Strangely, for what I can see, this is not the angle adopted by most economists. I have read many mentions of macro-economic imbalances, competitiveness issues, public debt sustainability, or growth potential. But, although all the symptoms are for everyone to see, not a word about the elephant in the room: a very severe monetary contraction!

Velocity contraction

The natural thing to do when thinking in terms of a monetary contraction is to look at the policy pursued by the central bank. Yes, the ECB did increase the refinancing rate in April and June. But there are no signs that the money supply is shrinking fast. Since April, the balance sheet of the ECB has not shrunk, but grown. If a severe monetary contraction was indeed taking place, then it has probably not been directly caused by the ECB.

A way then to explain the present situation is to fall back on the quantity theory of money. In simplified terms, this theory states that (a change in) real economic output times (a change in) the price level is equal to (a change in) the money supply times (a change in) the velocity of money (Q x P = M x V).

When we observe that economic activity is cooling down, that inflation expectations are falling fast, and that the money supply is expanding slightly, we can only conclude that the velocity of money is dropping like a stone. In normal economic circumstances, the velocity of money is assumed to be broadly stable, and the central bank conducts monetary policy by adjusting the money supply. In my opinion, we have a massive monetary contraction in the Euro Area, but not due to a contraction of the money supply decided by the ECB, but by a fall of the velocity of money due to developments outside the control of the ECB.

The question now is why the velocity of money is falling fast. I think that everyone can see why. Basically, there is a generalized loss of confidence in the continued access to liquidity of many sovereigns of the Euro Area. As a consequence, there is a generalized fear that the banks supported by those sovereigns will get into trouble because of losses on their large sovereign bond holdings. And last but not least, this leads to an ever declining confidence in the continued existence of the Euro Area it self. I will come back on that last point later on.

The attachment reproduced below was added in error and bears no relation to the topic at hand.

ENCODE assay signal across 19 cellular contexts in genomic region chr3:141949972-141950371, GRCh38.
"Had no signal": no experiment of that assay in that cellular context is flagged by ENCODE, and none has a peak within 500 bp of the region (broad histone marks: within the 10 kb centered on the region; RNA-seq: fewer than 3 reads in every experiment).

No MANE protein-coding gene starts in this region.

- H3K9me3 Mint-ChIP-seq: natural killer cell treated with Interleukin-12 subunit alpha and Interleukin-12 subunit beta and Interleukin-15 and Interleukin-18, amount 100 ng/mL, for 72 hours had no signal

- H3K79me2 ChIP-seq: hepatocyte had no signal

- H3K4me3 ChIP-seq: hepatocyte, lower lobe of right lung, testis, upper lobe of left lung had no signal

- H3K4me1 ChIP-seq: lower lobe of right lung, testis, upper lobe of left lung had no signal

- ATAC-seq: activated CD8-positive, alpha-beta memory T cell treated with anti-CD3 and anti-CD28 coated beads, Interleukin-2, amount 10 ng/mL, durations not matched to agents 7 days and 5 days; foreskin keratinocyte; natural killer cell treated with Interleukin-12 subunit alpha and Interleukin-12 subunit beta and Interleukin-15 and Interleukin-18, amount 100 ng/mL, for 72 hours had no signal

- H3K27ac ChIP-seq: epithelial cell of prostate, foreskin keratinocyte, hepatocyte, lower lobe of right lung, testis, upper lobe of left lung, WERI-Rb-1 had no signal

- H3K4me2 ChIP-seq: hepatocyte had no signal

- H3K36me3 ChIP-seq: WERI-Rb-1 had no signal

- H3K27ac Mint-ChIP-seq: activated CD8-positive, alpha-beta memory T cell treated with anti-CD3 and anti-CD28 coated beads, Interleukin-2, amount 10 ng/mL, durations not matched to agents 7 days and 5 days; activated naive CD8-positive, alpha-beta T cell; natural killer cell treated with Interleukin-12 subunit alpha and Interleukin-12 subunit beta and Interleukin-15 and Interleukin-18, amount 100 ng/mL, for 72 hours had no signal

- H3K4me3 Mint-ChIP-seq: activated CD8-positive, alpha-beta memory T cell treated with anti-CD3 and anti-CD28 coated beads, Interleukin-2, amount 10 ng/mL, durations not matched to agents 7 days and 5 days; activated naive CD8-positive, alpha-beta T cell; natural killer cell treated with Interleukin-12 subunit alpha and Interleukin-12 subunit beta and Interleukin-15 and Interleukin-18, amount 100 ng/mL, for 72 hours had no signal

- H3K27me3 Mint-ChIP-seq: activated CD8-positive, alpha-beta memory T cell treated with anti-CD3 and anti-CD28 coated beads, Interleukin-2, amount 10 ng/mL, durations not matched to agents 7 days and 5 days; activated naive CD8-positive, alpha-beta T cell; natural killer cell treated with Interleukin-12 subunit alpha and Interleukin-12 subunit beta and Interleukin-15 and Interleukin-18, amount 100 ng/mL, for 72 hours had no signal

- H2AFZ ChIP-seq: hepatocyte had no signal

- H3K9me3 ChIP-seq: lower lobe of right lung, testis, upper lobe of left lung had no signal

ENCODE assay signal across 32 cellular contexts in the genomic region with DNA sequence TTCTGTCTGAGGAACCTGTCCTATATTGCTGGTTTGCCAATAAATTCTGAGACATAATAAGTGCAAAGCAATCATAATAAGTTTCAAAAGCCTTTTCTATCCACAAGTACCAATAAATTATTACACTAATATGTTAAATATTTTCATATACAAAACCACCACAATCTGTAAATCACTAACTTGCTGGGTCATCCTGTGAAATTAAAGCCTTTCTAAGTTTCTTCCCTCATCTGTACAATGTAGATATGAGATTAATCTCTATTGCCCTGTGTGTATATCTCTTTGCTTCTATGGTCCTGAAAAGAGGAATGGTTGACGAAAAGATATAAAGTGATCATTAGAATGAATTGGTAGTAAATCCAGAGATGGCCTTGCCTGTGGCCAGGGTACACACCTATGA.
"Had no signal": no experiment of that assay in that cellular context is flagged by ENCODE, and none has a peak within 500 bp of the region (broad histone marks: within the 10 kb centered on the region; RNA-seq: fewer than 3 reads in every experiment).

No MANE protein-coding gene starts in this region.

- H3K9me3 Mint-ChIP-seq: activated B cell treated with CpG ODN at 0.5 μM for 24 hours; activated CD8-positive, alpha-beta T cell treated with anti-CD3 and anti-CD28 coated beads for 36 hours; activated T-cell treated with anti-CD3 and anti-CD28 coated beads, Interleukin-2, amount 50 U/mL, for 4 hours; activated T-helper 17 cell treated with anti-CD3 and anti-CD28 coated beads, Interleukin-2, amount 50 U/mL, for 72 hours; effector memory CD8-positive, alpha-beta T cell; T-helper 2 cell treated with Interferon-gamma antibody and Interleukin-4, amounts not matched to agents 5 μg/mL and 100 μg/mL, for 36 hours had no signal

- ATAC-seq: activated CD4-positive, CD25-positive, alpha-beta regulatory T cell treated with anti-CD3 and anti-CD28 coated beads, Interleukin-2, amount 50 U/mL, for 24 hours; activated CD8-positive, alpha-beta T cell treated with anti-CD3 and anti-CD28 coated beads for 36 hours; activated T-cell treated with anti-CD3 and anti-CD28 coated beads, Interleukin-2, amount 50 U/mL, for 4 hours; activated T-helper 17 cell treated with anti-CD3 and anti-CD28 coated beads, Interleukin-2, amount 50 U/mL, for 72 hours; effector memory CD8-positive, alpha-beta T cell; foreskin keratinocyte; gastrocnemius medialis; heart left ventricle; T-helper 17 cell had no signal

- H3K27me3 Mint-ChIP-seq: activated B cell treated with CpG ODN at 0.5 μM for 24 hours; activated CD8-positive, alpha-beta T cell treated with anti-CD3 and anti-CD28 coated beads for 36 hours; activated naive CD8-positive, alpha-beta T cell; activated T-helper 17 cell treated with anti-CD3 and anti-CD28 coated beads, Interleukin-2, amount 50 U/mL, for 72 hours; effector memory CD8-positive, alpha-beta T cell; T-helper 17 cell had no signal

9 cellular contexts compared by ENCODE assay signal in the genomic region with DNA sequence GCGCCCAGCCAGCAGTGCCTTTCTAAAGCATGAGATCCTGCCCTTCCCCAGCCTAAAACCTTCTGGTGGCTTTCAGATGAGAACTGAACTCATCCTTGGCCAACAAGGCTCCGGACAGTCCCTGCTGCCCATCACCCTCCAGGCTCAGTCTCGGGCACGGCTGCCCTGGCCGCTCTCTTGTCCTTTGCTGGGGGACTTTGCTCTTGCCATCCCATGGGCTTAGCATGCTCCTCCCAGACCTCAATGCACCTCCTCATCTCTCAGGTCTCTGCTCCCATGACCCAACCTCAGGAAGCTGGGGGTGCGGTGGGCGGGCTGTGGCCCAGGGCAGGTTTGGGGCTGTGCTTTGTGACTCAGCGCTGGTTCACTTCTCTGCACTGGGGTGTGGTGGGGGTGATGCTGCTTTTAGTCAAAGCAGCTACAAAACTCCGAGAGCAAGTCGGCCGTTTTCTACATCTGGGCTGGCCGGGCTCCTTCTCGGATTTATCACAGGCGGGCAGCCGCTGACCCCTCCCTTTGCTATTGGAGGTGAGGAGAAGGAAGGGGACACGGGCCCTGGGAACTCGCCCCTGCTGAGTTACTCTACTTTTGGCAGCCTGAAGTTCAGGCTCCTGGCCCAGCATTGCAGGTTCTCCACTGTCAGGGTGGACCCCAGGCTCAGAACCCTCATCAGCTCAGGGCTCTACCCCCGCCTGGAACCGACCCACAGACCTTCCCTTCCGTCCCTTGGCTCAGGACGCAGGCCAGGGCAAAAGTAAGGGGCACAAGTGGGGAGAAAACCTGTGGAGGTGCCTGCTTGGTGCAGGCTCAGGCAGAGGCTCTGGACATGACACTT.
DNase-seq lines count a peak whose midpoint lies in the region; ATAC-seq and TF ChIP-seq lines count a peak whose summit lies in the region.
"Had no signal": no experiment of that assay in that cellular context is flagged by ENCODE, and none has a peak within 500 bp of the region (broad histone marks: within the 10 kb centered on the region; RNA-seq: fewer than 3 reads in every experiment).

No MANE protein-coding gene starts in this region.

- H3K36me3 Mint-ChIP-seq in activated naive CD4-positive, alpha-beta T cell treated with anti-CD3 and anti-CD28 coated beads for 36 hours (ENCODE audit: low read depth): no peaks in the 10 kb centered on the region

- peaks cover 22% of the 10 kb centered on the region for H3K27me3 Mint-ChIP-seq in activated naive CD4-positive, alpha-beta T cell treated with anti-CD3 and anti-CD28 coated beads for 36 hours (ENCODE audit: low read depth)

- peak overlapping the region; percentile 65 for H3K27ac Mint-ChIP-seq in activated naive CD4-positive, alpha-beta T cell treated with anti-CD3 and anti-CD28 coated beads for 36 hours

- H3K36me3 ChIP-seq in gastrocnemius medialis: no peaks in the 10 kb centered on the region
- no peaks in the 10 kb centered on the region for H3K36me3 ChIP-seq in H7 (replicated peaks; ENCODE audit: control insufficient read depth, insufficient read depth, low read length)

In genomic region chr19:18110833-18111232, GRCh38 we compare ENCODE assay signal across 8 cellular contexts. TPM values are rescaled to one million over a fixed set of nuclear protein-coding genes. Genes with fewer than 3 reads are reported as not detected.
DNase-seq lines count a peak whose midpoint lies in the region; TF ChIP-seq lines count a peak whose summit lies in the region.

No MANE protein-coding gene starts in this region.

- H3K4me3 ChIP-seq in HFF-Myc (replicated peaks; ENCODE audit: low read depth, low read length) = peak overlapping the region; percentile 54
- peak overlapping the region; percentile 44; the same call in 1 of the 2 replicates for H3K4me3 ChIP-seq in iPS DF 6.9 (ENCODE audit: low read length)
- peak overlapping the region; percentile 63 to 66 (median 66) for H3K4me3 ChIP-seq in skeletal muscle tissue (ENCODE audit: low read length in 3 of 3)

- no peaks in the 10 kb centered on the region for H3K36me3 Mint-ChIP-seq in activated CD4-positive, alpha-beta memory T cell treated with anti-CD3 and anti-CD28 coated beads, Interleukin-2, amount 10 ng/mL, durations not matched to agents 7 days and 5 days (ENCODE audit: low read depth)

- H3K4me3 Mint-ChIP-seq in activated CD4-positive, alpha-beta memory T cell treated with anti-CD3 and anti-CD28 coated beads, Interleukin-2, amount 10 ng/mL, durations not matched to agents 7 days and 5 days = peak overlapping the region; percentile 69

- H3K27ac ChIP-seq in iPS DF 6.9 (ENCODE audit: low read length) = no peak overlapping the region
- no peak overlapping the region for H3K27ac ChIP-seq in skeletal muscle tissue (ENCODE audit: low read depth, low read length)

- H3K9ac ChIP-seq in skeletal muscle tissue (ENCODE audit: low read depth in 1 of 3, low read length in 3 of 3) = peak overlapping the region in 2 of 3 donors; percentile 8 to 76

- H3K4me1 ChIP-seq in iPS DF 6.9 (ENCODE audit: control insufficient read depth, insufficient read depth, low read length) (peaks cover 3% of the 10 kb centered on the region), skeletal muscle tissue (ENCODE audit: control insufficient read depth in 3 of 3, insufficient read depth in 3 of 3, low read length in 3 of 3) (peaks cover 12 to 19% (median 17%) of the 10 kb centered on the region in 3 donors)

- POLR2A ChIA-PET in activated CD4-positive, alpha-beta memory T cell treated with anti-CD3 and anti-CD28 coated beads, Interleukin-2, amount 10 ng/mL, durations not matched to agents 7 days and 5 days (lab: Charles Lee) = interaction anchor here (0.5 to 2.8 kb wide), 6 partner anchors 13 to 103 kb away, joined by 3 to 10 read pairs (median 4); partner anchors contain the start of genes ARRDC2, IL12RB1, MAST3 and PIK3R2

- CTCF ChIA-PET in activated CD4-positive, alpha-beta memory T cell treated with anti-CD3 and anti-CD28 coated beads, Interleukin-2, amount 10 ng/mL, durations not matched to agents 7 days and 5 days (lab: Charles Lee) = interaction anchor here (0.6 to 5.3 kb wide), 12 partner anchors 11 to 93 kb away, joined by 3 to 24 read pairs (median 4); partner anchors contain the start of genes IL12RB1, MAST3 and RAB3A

All these trends are constantly reinforcing each other. Once a sovereign comes under attack, the banks supported by that sovereign start to have trouble accessing liquidity on the wholesale markets because of the potential losses on the large positions in the bonds of their own sovereign. These banks might then be forced to sell some of the bonds of their own sovereign to get the liquidity that they are not getting anymore from the wholesale markets, further aggravating the problem.

Furthermore, the attacks on sovereigns are largely self-fulfilling and have little to do with fundamentals. As Paul De Grauwe has wonderfully demonstrated in its paper ‘The governance of a fragile Eurozone’, sovereign runs in a monetary union can occur in a way similar to bank runs, even if the bank/sovereign is perfectly solvent. If investors have some reasons to believe that a bank run will happen, they will scramble to the exit to avoid being trapped, triggering the very bank run they feared.  The same process is at play with the current sovereign runs: if investors start to think a sovereign run will happen, there is a good chance it will happen.

Some commentators are claiming that the high Italian bond yields are justified by its high public debt, or by its high deficit (3% is a high deficit?), or by Berlusconi’s antics. Perhaps, but this oversees the fact that Italians collectively have high savings and low private debts. As in Japan, a high level of public debt should not be much of an immediate macro-economic concern in such conditions. And what about Slovenia, which has 10-year bond yields at around 7%, about the same level as in Italy. The public debt of Slovenia was 39% of GDP last year, less than half Germany’s 83% and about a third of Italy’s 120%. Strangely, those who try to explain the sovereign debt crisis on the basis of fundamentals are not commenting much on Slovenia.

To be continued …